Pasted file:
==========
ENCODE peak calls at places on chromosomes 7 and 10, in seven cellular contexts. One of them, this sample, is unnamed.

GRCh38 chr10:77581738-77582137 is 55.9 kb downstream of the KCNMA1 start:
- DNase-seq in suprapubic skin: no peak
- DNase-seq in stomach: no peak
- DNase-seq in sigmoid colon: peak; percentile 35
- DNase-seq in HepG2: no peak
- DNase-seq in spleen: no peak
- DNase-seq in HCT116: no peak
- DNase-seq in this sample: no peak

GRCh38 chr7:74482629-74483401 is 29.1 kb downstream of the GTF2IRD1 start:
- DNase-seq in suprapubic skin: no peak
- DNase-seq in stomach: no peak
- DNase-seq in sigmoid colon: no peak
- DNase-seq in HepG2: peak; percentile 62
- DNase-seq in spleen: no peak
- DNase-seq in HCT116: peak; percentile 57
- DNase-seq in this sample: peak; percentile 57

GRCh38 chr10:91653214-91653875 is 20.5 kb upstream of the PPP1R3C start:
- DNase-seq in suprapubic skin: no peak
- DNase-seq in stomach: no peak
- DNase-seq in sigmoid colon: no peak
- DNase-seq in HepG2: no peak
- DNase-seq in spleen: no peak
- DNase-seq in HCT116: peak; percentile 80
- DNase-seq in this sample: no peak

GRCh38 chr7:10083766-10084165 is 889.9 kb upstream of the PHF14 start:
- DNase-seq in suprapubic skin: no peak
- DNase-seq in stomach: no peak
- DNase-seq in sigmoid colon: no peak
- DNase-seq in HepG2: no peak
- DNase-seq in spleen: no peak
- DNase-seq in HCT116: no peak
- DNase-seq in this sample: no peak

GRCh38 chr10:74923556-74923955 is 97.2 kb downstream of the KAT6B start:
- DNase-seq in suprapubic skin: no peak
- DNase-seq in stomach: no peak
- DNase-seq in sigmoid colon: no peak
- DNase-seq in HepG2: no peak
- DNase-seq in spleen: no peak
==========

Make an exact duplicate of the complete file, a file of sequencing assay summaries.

ENCODE peak calls at places on chromosomes 7 and 10, in seven cellular contexts. One of them, this sample, is unnamed.

GRCh38 chr10:77581738-77582137 is 55.9 kb downstream of the KCNMA1 start:
- DNase-seq in suprapubic skin: no peak
- DNase-seq in stomach: no peak
- DNase-seq in sigmoid colon: peak; percentile 35
- DNase-seq in HepG2: no peak
- DNase-seq in spleen: no peak
- DNase-seq in HCT116: no peak
- DNase-seq in this sample: no peak

GRCh38 chr7:74482629-74483401 is 29.1 kb downstream of the GTF2IRD1 start:
- DNase-seq in suprapubic skin: no peak
- DNase-seq in stomach: no peak
- DNase-seq in sigmoid colon: no peak
- DNase-seq in HepG2: peak; percentile 62
- DNase-seq in spleen: no peak
- DNase-seq in HCT116: peak; percentile 57
- DNase-seq in this sample: peak; percentile 57

GRCh38 chr10:91653214-91653875 is 20.5 kb upstream of the PPP1R3C start:
- DNase-seq in suprapubic skin: no peak
- DNase-seq in stomach: no peak
- DNase-seq in sigmoid colon: no peak
- DNase-seq in HepG2: no peak
- DNase-seq in spleen: no peak
- DNase-seq in HCT116: peak; percentile 80
- DNase-seq in this sample: no peak

GRCh38 chr7:10083766-10084165 is 889.9 kb upstream of the PHF14 start:
- DNase-seq in suprapubic skin: no peak
- DNase-seq in stomach: no peak
- DNase-seq in sigmoid colon: no peak
- DNase-seq in HepG2: no peak
- DNase-seq in spleen: no peak
- DNase-seq in HCT116: no peak
- DNase-seq in this sample: no peak

GRCh38 chr10:74923556-74923955 is 97.2 kb downstream of the KAT6B start:
- DNase-seq in suprapubic skin: no peak
- DNase-seq in stomach: no peak
- DNase-seq in sigmoid colon: no peak
- DNase-seq in HepG2: no peak
- DNase-seq in spleen: no peak